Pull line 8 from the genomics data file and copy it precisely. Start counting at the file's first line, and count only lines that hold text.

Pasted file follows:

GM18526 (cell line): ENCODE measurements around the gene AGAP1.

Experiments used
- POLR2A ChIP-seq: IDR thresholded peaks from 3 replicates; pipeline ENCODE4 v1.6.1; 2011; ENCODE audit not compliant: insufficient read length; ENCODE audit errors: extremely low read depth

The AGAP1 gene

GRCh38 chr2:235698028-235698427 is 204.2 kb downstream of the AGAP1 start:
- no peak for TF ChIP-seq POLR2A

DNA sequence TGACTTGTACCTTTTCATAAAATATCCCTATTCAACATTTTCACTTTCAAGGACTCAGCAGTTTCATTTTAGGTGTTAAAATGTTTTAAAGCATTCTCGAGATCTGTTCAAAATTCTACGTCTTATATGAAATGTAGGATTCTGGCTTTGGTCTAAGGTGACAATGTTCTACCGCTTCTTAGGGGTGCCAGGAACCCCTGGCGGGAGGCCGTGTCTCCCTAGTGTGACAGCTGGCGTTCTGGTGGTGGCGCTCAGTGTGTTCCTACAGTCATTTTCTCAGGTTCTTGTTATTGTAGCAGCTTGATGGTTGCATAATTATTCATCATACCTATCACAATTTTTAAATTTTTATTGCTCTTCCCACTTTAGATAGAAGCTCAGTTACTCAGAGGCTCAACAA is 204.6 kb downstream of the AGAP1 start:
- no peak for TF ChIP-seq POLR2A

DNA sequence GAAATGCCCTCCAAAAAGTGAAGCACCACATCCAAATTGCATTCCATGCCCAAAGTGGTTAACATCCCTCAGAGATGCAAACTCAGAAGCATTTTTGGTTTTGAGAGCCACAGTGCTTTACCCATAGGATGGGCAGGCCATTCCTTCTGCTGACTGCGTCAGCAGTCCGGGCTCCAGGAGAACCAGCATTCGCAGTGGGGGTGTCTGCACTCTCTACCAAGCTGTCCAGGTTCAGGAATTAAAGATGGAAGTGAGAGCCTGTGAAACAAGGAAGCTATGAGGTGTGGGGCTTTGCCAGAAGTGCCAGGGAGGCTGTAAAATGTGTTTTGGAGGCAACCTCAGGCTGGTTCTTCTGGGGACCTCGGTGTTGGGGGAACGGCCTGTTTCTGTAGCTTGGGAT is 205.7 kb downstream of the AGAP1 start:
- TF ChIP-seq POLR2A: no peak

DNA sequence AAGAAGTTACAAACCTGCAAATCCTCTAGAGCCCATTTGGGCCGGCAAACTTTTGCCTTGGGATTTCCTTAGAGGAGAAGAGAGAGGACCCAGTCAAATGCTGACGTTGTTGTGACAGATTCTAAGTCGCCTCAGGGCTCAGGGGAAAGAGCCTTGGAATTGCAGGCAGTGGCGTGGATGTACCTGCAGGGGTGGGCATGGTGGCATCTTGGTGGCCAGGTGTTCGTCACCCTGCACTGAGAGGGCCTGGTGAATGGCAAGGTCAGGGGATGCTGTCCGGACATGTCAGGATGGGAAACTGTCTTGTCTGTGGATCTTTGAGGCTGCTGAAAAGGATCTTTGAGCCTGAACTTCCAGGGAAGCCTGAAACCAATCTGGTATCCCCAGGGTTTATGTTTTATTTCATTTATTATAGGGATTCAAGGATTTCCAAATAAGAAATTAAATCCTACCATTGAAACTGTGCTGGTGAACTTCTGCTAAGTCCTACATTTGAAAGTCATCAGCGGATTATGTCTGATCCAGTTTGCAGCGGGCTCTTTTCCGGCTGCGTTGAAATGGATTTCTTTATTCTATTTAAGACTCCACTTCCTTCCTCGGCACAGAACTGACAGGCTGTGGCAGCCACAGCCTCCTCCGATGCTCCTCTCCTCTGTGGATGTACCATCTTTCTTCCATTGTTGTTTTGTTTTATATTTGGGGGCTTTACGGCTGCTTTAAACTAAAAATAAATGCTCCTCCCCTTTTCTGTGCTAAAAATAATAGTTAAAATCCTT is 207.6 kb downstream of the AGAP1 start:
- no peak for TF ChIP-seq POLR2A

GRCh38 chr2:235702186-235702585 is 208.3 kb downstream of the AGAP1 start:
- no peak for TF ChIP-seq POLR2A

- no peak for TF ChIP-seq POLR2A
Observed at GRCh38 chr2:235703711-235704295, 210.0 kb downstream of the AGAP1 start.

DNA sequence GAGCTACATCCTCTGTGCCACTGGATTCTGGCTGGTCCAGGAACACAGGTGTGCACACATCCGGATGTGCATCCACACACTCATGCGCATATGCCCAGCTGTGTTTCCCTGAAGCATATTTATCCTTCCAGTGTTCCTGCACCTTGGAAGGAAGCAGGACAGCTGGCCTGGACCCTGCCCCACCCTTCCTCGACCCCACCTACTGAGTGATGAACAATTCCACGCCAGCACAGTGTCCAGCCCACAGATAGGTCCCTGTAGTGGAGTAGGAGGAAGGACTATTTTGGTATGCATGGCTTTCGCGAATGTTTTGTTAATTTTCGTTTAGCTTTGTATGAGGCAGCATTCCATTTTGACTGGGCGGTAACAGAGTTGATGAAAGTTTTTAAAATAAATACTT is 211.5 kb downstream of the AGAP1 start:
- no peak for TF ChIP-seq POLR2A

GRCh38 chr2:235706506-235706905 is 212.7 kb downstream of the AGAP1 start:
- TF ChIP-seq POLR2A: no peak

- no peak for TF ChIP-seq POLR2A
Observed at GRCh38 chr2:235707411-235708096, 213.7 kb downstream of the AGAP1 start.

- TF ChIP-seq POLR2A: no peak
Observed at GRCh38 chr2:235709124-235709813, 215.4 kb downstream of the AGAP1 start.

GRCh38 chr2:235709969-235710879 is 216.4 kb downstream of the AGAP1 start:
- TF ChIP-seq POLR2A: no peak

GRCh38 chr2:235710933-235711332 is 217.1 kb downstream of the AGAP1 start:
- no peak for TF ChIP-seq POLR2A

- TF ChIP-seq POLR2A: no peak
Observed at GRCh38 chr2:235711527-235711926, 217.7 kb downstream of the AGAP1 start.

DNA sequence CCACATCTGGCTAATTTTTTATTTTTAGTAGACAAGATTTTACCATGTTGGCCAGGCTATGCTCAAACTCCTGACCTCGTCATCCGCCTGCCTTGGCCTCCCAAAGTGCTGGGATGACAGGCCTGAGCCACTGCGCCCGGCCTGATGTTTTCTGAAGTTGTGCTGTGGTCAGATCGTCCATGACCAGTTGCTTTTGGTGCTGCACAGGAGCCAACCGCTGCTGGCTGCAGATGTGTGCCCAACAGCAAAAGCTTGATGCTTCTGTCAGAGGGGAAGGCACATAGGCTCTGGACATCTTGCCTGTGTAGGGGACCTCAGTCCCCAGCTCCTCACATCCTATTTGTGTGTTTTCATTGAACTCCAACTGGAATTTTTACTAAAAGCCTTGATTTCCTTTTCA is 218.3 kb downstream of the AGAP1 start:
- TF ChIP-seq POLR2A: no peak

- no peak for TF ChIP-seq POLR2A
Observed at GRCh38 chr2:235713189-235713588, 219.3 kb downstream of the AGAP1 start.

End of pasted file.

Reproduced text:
- no peak for TF ChIP-seq POLR2A